(Bloomberg) -- New Jersey lawmakers packed one of the final days of the lame-duck session with bills to put marijuana legalization on the ballot, let some school districts exceed a property-tax cap, give driver’s licenses to undocumented immigrants and remove the religion exemption for vaccinations.
Both houses of the Democratic-controlled legislature scheduled voting sessions for Monday afternoon. Hours before they met, lobbyists and special-interest groups packed the Trenton statehouse to press their cases.
The pot bill was the legislature’s workaround to an almost two-year standoff among members who couldn’t agree on legalizing. If lawmakers pass it, voters will be asked in November for approval to amend the state constitution to allow non-medical use by adults age 21 or older. A majority of New Jersey voters have supported legalization in polls, and turnout in 2020 will be heavy as the ballot includes the U.S. presidential race.
The state’s highest-ranking lawmaker, Senate President Steve Sweeney, a Democrat, is co-sponsoring legislation to lift the 2% annual tax cap for municipalities with the toughest-hit schools so they won’t have to cut staff and make other sacrifices. It has support from Assembly Speaker Craig Coughlin, a fellow Democrat, and it is co-sponsored by a Republican, Senator Sam Thompson.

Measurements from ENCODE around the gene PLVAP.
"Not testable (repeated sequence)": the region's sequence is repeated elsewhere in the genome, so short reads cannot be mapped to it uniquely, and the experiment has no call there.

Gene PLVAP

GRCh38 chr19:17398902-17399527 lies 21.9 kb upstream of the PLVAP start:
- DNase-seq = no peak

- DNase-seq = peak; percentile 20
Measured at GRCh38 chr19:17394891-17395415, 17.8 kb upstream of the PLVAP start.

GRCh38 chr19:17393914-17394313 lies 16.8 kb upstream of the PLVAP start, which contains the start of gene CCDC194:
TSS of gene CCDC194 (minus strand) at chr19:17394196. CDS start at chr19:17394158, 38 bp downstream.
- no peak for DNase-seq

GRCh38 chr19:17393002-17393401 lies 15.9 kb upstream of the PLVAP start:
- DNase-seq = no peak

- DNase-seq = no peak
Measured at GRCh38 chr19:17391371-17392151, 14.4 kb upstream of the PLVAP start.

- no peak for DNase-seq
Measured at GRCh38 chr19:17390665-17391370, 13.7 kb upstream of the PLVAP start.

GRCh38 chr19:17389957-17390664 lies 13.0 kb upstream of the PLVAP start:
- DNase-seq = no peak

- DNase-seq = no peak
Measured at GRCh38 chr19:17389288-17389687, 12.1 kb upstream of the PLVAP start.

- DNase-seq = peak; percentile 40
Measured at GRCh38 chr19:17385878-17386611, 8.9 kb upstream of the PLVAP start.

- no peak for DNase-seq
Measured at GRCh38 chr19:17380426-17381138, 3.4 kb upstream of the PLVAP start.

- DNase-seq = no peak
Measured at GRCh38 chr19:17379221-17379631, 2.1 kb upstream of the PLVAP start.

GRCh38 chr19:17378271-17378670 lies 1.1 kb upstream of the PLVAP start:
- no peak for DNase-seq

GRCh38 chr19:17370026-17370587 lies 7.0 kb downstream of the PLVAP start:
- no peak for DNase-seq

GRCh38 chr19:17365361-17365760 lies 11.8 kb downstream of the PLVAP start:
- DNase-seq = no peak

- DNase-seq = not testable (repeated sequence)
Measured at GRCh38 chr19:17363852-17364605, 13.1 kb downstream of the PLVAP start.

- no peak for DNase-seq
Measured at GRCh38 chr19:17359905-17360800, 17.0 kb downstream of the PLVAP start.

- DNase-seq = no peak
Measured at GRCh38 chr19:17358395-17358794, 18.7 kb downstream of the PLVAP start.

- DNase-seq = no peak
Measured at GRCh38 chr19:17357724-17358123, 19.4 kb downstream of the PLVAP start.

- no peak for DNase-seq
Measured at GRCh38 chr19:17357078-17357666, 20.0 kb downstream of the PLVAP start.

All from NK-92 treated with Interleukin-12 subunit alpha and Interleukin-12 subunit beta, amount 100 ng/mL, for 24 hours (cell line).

The 2% annual increase limit, enacted in 2010, has stemmed the rapid growth of New Jersey property taxes, which are highest among U.S. states. Local schools are a primary driver of the levies.
The driver’s license bill has backing from Democratic Governor Phil Murphy. Supporters, mostly Democrats, say undocumented immigrants already are driving, and licensing them will ensure that they pass driving tests, making roads safer. Republican opponents say it could lead to abuses of a system that links licensing to voter registration.
The vaccination bill is opposed by parents who cite beliefs about religion, personal freedom and health. The law would require immunizations for children to enroll in public school. Last year 2.6% of New Jersey’s school population had religious exemptions, according to state data.
New legislative members will be sworn in on Jan. 14.
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